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Last Bathing Day of Magh Mela Witnesses Five Million Devotees
Posted on 2015/2/6 18:33:08 ( 1521 reads )


ALLAHABAD, INDIA February 4, 2015 (Times of India): More than five million devotees including seers and kalpwasis (pilgrims to this festival), took the last holy bath in Ganga on the occasion of Maghi Purnima on Tuesday, marking the end of the month-long Magh Mela. The day also marked the end of Hindu month of Magh and the month-long kalpwas (kalpa or ritual is one of 6 disciplines traditionally associated with the study of the Vedas). The majority of kalpwasis, performing the rituals and seeking salvation on the banks of Ganga for the past month, left the Mela area after taking the holy bath.

SP, Mela, Neeraj Pandey told TOI, "No untoward incident was reported, and the last bath passed off peacefully. Heavy rush was witnessed at all the 11 ghats since Monday night and more than 4.3 million devotees had taken holy bath till 4pm."

Since the number of devotees kept on increasing on the occasion of Maghi Purnima, the police officials didn't let anyone stay on the ghats for a long time. However, this did not dampen the enthusiasm of the pilgrims, who arrived from across the state including from neighboring districts like Pratapgarh Bhadohi, Mirzapur and Kaushambi.

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Seychelles Hindu Devotees show their Mettle at Thaipoosam Kavadi Festival
Posted on 2015/2/6 18:33:02 ( 1600 reads )


VICTORIA, SEYCHELLES, February 4, 2015 (Seychelles News Agency): Hindus from all over the world celebrate the annual Thaipoosam Kavadi Festival, and the island archipelago of the Seychelles, located in the western Indian Ocean, is no different. Devotees of the Hindu Deity Lord Muruga flocked into the streets of the nation's tiny capital, Victoria, on the main island of Mahe on Tuesday to partake in the colorful event to the fascination of onlookers. The Seychelles, with its population of 90,000, has a small minority (around four percent) of permanent Indian inhabitants. The Indian community is among some of the earliest settlers of the Seychelles islands, mostly from southern Tamil Nadu and some from the north-western province of Gujarat.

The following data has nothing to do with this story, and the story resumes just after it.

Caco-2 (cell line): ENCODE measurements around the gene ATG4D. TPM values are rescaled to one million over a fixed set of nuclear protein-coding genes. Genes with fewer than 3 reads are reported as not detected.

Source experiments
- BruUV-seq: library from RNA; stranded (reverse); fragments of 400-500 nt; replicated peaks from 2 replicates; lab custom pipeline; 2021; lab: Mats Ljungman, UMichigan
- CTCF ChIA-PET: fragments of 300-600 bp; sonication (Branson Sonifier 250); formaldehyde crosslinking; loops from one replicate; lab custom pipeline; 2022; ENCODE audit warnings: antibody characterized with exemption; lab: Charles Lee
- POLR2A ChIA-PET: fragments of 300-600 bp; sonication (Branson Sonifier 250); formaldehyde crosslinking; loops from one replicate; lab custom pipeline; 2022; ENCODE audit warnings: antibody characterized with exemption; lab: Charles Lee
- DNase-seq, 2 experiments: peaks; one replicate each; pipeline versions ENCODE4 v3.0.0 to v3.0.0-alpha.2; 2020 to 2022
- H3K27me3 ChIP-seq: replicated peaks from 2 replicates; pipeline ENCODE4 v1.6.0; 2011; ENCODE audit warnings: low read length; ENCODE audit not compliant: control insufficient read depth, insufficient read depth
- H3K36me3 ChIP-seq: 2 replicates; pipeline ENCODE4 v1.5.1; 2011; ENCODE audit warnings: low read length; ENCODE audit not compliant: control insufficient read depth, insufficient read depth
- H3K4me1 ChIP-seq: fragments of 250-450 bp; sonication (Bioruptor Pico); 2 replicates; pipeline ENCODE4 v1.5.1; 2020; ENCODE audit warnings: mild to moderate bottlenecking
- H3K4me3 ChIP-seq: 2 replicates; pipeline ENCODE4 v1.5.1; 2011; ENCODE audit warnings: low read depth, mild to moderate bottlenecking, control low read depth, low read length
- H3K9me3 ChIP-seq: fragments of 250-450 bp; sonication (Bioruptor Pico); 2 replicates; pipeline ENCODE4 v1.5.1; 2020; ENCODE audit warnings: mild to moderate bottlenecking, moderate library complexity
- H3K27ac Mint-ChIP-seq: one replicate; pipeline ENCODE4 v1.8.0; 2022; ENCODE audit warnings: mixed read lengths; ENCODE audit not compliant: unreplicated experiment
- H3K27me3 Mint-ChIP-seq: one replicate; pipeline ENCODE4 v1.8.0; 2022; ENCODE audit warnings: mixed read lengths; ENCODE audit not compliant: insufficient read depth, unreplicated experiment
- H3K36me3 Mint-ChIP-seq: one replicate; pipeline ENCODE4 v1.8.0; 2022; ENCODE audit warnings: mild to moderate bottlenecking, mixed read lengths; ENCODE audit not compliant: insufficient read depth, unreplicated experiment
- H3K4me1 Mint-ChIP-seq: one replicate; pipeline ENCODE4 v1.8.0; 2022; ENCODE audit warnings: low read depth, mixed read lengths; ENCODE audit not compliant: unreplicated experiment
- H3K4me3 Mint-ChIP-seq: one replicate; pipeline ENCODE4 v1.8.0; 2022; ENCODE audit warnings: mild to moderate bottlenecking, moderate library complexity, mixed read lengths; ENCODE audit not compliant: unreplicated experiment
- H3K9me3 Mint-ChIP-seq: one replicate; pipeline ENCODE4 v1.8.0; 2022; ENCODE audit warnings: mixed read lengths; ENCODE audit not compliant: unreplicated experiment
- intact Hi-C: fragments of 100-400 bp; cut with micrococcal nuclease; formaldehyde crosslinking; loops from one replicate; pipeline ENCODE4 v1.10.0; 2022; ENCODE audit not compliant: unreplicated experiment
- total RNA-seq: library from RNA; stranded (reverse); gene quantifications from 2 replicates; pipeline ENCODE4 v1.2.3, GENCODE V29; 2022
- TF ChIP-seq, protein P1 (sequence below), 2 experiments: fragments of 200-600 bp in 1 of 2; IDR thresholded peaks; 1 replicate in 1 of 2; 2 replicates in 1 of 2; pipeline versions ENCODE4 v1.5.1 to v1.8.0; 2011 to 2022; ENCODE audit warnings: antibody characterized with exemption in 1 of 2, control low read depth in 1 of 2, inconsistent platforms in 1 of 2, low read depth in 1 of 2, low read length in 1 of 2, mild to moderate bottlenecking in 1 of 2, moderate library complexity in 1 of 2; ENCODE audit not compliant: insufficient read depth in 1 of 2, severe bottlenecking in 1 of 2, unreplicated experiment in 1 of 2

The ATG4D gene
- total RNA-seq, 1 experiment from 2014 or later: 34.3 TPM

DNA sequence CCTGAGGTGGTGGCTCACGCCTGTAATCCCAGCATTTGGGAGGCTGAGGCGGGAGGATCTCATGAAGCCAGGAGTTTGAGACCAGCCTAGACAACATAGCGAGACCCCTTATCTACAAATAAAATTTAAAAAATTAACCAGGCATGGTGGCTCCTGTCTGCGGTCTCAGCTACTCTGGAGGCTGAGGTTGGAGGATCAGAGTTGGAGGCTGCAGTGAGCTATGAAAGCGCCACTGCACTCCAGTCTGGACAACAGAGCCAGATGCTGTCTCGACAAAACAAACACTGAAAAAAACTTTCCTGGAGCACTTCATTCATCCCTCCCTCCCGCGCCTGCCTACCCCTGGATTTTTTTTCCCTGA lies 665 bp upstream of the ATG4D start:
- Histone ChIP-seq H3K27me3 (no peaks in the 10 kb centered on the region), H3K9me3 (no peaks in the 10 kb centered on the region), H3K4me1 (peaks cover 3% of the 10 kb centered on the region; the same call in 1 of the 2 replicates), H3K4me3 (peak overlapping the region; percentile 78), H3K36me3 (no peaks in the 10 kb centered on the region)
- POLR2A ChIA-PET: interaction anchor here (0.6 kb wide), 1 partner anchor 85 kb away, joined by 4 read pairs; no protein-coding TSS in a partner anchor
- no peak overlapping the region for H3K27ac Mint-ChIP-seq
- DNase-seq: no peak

The Hindu Kovil Sangam, the local religious organisation for most Hindus in the country, invited the public to participate in the procession, which ended off at the Navasakthi Vinayagar temple dedicated to Lord Muruga, the warrior Deity followed primarily by Hindus of Tamil origin. The festival is observed in countries where there is a significant presence of Tamil people, including India, Sri Lanka, Malaysia, Mauritius, South Africa, Singapore, Guadalupe, Reunion, Indonesia, Thailand and Myanmar.

On the morning of the festival, male devotees shaved their heads and proceeded along the narrow streets of Victoria lined with onlookers while carrying various types of kavadi. The simplest type of kavadi is a pot of milk, but they commonly entail elaborate and colorful frames pulled or balanced by means of skewers or hooks pierced into the flesh. When the procession finally arrives at the temple, the devotees offered pots of milk to anoint Lord Muruga and to pray for His blessings.

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Super Bowl Winning Quarterback Tom Brady Keeps a Ganesha Statue in His Locker
Posted on 2015/2/6 18:32:56 ( 2091 reads )


GLENDALE, ARIZONA, February 2, 2015 (USA Today): [Tom Brady is the quarterback of the New England Patriots American football team which had just won the Superbowl.]